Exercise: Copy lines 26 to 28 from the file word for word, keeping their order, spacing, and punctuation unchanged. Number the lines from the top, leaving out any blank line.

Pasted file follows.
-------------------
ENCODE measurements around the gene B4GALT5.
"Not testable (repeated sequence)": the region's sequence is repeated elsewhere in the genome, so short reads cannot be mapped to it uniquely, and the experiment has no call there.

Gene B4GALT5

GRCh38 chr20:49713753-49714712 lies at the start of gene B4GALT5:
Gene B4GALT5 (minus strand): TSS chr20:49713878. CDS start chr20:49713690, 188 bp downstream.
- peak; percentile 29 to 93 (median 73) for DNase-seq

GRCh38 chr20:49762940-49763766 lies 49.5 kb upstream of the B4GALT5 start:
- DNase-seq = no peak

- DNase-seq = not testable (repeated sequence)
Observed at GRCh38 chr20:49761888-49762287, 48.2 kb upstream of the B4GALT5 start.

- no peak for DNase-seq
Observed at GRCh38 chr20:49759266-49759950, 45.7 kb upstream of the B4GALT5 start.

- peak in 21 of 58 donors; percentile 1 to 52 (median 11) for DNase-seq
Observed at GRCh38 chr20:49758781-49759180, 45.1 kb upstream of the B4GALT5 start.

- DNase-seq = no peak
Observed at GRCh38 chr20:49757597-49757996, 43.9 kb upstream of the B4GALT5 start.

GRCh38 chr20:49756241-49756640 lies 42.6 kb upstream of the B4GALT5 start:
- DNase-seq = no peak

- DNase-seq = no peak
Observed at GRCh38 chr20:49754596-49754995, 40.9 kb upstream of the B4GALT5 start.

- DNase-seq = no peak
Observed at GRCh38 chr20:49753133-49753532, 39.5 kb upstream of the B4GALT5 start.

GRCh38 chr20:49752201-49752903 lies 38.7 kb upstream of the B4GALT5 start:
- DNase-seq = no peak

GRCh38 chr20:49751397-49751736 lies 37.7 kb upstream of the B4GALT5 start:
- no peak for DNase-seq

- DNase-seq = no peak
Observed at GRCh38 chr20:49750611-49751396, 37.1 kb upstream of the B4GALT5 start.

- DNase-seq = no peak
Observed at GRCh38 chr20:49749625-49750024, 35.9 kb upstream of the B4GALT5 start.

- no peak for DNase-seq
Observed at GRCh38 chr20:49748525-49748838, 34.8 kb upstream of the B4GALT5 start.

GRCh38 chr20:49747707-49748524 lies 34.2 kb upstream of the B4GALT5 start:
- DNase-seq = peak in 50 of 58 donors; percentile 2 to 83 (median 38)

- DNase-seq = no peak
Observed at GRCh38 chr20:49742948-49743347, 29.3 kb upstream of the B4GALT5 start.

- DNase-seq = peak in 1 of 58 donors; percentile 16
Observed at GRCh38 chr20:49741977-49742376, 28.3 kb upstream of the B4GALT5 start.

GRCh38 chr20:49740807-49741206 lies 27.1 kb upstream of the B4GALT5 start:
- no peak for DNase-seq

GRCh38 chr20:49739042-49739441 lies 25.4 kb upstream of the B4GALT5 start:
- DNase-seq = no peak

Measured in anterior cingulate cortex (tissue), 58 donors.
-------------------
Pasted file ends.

- no peak for DNase-seq

- DNase-seq = no peak
Observed at GRCh38 chr20:49750611-49751396, 37.1 kb upstream of the B4GALT5 start.